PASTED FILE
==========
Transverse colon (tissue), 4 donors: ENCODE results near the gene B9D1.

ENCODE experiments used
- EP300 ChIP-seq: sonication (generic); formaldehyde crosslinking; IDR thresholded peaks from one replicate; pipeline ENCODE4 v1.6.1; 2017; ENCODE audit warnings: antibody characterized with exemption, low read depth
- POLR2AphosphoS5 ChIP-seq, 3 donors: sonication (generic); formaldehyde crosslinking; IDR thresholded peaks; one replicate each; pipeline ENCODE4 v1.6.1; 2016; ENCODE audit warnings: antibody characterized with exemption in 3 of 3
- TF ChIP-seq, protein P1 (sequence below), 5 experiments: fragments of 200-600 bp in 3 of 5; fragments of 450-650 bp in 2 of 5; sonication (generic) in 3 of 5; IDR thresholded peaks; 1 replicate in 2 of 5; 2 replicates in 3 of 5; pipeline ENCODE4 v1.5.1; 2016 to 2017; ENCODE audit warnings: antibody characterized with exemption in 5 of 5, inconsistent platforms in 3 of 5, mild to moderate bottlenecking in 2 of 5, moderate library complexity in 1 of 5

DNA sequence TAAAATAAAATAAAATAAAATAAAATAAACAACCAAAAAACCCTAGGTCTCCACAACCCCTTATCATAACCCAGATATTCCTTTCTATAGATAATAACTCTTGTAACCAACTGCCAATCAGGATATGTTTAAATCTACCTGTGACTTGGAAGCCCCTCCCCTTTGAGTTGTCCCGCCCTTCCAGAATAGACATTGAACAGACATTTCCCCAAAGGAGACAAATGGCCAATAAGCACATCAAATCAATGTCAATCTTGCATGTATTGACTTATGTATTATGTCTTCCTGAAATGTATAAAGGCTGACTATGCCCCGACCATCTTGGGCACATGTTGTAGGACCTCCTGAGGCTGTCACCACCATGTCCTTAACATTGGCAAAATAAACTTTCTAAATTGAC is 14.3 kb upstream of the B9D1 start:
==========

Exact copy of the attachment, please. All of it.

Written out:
Transverse colon (tissue), 4 donors: ENCODE results near the gene B9D1.

ENCODE experiments used
- EP300 ChIP-seq: sonication (generic); formaldehyde crosslinking; IDR thresholded peaks from one replicate; pipeline ENCODE4 v1.6.1; 2017; ENCODE audit warnings: antibody characterized with exemption, low read depth
- POLR2AphosphoS5 ChIP-seq, 3 donors: sonication (generic); formaldehyde crosslinking; IDR thresholded peaks; one replicate each; pipeline ENCODE4 v1.6.1; 2016; ENCODE audit warnings: antibody characterized with exemption in 3 of 3
- TF ChIP-seq, protein P1 (sequence below), 5 experiments: fragments of 200-600 bp in 3 of 5; fragments of 450-650 bp in 2 of 5; sonication (generic) in 3 of 5; IDR thresholded peaks; 1 replicate in 2 of 5; 2 replicates in 3 of 5; pipeline ENCODE4 v1.5.1; 2016 to 2017; ENCODE audit warnings: antibody characterized with exemption in 5 of 5, inconsistent platforms in 3 of 5, mild to moderate bottlenecking in 2 of 5, moderate library complexity in 1 of 5

DNA sequence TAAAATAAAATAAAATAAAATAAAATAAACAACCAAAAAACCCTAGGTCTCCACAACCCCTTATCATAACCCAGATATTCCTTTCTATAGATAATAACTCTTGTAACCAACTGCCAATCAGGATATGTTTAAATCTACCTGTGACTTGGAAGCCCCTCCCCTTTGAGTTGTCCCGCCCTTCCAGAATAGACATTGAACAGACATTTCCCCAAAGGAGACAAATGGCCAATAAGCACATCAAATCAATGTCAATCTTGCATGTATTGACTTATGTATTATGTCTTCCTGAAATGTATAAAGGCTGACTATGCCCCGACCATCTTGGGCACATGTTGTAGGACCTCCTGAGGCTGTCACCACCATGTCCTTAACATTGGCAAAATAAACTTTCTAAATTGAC is 14.3 kb upstream of the B9D1 start: